29 August 2023

How to help your child make friends at secondary school

29 August 2023

Back to school… those three words mean many things to many people – but it’s safe to say, with a new school year comes the unknown: What will it be like, and will I fit in?

“Starting a new school year can stir up an array of emotions in young people,” says Yvonne Kekeliadis, creator of Brightstarz, an organisation which runs workshops to help teens and tweens learn life skills.

“The prospect of academic and social pressures, whilst exciting for some, can leave others feeling dread and trepidation as the summer holidays draw to a close.”

She says building up a social safety net of peers in whom they can confide is a critical part of ensuring young people feel supported – and enjoy their time in secondary school.

This is particularly important for children making the leap from primary school to secondary, says Kekeliadis. “Therefore, it’s imperative young people are equipped with the skills and support to be able to foster healthy, positive friendships.”

Principal at Impington Village College, a high-ranking state school, Victoria Hearn says: “The transition to the next stage of their education can be an exciting time for students, but for some, the change of routine, environment, and teachers, coupled with the loss of some of their established network of friends, can be daunting.”

Secondary school should be an enjoyable and enriching experience for every student, says Hearn, and building a strong friendship group can play a key role in making this a reality.

Key tips which parents should share with their child include…

Be proactive and don’t be afraid to reach out to others

“The most important thing for students starting secondary school to remember, is that everyone is in the same boat,” says Kekeliadis.

“Moving from a small class of 30 to a school year of more than 100 can feel incredibly daunting – and while it takes confidence to put yourself out there and take the first step, it will help to put others at ease who will be feeling shy, too.”

Be open-minded

Kekeliadis says a part of what makes starting secondary school exciting is being able to take part in new activities and initiatives, such as sports clubs and other extracurriculars.

“This also provides a fantastic opportunity for students to meet peers who share similar interests,” encourages Kekeliadis. “Helping them to form a bond and eventually a friendship.”

As well as taking advantage of an array of extracurricular activities, Hearn says to encourage them to support local, national, and international volunteering projects.

“Which enables them to meet new people and work together to support a cause greater than their own individual needs.”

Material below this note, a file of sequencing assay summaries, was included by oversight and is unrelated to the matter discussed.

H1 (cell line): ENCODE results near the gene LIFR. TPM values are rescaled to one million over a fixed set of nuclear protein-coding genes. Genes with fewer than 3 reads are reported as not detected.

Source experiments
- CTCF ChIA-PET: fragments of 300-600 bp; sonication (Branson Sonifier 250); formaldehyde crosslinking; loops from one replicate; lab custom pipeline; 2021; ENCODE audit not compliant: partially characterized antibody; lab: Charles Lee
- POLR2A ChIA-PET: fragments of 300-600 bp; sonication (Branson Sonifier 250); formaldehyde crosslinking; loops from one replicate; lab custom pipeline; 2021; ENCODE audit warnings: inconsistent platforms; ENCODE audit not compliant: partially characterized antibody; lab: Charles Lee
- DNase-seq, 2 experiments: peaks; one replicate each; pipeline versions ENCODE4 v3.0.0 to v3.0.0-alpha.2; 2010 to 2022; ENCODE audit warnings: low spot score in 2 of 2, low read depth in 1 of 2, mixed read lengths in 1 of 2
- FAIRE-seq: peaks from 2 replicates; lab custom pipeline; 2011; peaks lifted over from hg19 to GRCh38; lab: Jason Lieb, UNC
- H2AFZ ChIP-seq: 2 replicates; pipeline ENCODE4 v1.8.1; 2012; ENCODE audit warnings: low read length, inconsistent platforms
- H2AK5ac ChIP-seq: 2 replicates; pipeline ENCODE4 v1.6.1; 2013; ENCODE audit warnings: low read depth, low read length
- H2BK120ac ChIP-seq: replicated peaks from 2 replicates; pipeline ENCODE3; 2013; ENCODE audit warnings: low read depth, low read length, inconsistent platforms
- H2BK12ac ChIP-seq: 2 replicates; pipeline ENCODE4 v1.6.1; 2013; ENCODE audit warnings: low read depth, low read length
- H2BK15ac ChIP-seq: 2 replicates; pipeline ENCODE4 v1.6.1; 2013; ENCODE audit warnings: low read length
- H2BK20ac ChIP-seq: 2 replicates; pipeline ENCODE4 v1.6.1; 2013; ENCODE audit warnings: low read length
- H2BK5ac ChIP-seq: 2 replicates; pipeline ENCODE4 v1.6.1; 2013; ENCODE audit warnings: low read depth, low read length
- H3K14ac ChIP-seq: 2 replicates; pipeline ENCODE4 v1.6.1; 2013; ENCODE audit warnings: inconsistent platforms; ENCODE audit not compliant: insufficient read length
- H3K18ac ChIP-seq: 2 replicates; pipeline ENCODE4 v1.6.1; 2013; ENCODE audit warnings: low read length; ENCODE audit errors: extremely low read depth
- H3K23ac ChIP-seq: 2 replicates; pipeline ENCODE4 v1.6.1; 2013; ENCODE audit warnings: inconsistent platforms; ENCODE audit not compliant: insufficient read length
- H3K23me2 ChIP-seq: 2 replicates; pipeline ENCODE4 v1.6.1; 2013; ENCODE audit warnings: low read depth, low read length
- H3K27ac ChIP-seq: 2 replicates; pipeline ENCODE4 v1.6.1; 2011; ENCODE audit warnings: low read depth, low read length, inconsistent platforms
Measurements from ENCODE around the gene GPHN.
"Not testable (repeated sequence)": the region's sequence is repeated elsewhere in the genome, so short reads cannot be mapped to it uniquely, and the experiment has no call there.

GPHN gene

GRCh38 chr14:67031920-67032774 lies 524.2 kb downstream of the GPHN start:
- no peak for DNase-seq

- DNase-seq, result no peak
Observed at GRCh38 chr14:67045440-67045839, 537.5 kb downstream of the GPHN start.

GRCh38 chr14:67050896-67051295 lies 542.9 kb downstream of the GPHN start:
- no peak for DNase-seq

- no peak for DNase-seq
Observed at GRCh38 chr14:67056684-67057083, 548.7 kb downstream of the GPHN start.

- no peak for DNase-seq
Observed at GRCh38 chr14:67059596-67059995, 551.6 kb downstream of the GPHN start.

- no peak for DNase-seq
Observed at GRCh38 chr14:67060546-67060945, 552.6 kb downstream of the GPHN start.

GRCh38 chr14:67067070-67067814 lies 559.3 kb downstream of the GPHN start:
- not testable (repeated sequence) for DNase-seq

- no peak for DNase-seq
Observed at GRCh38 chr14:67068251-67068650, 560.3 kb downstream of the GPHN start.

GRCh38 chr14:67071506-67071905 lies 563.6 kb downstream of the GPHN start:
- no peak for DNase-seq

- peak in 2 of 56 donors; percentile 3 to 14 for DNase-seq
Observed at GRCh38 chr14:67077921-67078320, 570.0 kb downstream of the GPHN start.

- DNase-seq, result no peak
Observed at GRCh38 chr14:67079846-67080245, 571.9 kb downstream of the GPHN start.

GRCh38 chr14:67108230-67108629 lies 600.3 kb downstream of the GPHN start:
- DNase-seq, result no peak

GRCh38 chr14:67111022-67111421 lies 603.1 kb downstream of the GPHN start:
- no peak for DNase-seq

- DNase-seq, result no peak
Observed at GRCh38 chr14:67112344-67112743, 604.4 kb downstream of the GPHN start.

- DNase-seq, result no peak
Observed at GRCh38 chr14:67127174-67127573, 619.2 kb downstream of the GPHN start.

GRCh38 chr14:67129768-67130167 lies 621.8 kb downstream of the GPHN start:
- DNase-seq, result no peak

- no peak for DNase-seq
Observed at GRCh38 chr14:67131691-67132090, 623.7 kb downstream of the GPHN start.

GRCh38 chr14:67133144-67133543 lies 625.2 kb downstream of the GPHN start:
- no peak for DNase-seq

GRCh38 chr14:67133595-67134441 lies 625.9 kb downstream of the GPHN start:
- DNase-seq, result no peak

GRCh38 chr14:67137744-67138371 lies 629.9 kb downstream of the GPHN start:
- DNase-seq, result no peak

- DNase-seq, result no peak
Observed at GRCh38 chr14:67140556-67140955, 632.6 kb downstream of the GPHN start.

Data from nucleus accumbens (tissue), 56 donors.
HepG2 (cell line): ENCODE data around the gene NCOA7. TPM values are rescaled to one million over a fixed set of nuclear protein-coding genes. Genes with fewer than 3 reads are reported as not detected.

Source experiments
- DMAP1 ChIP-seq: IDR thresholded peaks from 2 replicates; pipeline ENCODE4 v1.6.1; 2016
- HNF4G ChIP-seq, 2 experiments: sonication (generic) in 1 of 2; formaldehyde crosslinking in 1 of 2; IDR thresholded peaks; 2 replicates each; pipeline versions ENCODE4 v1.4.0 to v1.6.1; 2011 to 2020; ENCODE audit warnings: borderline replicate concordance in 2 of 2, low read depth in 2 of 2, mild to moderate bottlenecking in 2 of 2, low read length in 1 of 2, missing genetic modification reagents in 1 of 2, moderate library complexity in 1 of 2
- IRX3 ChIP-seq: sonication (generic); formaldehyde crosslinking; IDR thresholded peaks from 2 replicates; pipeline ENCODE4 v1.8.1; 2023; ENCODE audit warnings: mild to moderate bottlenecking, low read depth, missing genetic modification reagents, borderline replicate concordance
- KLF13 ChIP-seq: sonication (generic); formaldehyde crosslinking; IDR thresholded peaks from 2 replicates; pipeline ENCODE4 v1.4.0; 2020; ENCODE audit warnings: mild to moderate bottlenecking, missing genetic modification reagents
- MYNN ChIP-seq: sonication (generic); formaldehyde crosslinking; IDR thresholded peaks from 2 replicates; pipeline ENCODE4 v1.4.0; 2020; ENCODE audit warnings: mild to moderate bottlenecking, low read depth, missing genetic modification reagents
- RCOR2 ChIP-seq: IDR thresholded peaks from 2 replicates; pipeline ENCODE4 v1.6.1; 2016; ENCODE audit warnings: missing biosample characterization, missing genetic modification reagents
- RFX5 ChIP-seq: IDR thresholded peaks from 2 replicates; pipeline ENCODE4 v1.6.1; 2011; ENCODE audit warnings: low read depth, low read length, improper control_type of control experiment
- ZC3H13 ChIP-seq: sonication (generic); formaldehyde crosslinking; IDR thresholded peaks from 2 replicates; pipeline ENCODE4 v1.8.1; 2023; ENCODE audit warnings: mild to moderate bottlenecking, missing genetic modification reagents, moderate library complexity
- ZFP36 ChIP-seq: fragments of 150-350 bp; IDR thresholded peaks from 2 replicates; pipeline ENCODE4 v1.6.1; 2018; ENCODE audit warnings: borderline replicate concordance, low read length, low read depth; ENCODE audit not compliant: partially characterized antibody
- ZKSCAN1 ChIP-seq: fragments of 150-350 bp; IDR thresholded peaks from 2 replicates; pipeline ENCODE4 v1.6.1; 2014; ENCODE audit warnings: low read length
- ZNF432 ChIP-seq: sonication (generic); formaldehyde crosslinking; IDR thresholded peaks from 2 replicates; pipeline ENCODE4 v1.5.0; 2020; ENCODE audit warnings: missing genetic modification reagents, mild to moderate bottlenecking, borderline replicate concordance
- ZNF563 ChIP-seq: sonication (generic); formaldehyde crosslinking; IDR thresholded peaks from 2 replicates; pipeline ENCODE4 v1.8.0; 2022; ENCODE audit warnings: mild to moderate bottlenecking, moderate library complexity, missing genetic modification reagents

Set healthy boundaries

“When young people enter a new social situation, they are likely to feel pressure to fit in, and while having a strong social group is important to a child’s wellbeing, it’s vital young people know how to step away from an unhealthy friendship,” advises Kekeliadis.

To encourage the setting of these boundaries, she says parents should ensure their child knows that it’s okay to tell a friend ‘no’ when they are feeling uncomfortable – as well as when it’s best to speak to an adult if they feel they are being pressured.

Conversation is key

Parents, guardians, and teachers can all have a positive impact on a student’s ability to make friends, says Hearn, but it’s important to remember every child is different and moves at their own pace.

“If your child hasn’t made hundreds of new friends within the first week of school, it doesn’t necessarily mean they won’t soon establish a strong friendship group.

“At all times, but particularly around periods of change, I encourage parents and guardians to engage in frequent open conversations with their child(ren), to check in with them regularly,” advises Hearn. “And, most importantly, validate their feelings.”

Listening to your child’s concerns and providing reassurance is often all students need to approach making friends with confidence, suggests Hearn.

Ask for support

Hearn says at the heart of every education provision should be a desire to help all children thrive…

“For the last four years, we have not grouped students with their friends from previous schools when they join us in Year Seven,” notes Hearn. “Instead, we create mixed ability, balanced groups, where students are able to interact with a wide range of other pupils.”

She says this has proved hugely successful in ensuring all students feel they are included – and presented with the best opportunities to make new friends.

“Your child(ren)’s school should also have an established pastoral support network to help them through any challenges they are facing,” says Hearn. “Please encourage your child to reach out to their tutor when necessary,” she urges. “Or, if required, contact their school directly with any concerns.”

Hearn continues: “The transition to secondary school can be daunting for students, but with the support of families and teachers, we can ensure every child gets the absolute most out of their experience – and establishes friendships that will extend far beyond the school walls.”

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